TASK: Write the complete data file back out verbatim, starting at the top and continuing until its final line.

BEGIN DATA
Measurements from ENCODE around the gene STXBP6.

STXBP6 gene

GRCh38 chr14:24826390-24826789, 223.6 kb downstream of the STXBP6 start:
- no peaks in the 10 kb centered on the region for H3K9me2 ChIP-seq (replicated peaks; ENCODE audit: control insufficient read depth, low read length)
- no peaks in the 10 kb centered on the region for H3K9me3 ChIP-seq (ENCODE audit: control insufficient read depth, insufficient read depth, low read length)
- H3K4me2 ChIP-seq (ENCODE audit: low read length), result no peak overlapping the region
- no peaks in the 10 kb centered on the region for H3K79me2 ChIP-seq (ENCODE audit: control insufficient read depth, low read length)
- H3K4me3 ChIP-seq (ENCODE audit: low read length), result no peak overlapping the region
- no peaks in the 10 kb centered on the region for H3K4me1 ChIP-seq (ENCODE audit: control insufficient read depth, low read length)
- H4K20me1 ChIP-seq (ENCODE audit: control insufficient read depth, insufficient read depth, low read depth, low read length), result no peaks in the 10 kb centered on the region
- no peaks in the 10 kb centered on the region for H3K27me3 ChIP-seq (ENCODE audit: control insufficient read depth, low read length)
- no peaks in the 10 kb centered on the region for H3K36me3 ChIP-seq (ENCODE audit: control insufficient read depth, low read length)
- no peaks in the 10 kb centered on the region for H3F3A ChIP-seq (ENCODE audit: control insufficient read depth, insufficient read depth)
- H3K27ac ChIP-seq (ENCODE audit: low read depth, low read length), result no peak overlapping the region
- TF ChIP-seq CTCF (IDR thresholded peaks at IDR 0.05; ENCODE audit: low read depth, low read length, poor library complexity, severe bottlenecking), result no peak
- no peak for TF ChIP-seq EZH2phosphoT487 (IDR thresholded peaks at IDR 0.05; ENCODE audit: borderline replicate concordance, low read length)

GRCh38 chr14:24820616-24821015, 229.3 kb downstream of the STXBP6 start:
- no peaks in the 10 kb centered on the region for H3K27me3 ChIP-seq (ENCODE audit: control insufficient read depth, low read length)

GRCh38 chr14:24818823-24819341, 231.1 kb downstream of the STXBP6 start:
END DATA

Measurements from ENCODE around the gene STXBP6.

STXBP6 gene

GRCh38 chr14:24826390-24826789, 223.6 kb downstream of the STXBP6 start:
- no peaks in the 10 kb centered on the region for H3K9me2 ChIP-seq (replicated peaks; ENCODE audit: control insufficient read depth, low read length)
- no peaks in the 10 kb centered on the region for H3K9me3 ChIP-seq (ENCODE audit: control insufficient read depth, insufficient read depth, low read length)
- H3K4me2 ChIP-seq (ENCODE audit: low read length), result no peak overlapping the region
- no peaks in the 10 kb centered on the region for H3K79me2 ChIP-seq (ENCODE audit: control insufficient read depth, low read length)
- H3K4me3 ChIP-seq (ENCODE audit: low read length), result no peak overlapping the region
- no peaks in the 10 kb centered on the region for H3K4me1 ChIP-seq (ENCODE audit: control insufficient read depth, low read length)
- H4K20me1 ChIP-seq (ENCODE audit: control insufficient read depth, insufficient read depth, low read depth, low read length), result no peaks in the 10 kb centered on the region
- no peaks in the 10 kb centered on the region for H3K27me3 ChIP-seq (ENCODE audit: control insufficient read depth, low read length)
- no peaks in the 10 kb centered on the region for H3K36me3 ChIP-seq (ENCODE audit: control insufficient read depth, low read length)
- no peaks in the 10 kb centered on the region for H3F3A ChIP-seq (ENCODE audit: control insufficient read depth, insufficient read depth)
- H3K27ac ChIP-seq (ENCODE audit: low read depth, low read length), result no peak overlapping the region
- TF ChIP-seq CTCF (IDR thresholded peaks at IDR 0.05; ENCODE audit: low read depth, low read length, poor library complexity, severe bottlenecking), result no peak
- no peak for TF ChIP-seq EZH2phosphoT487 (IDR thresholded peaks at IDR 0.05; ENCODE audit: borderline replicate concordance, low read length)

GRCh38 chr14:24820616-24821015, 229.3 kb downstream of the STXBP6 start:
- no peaks in the 10 kb centered on the region for H3K27me3 ChIP-seq (ENCODE audit: control insufficient read depth, low read length)

GRCh38 chr14:24818823-24819341, 231.1 kb downstream of the STXBP6 start: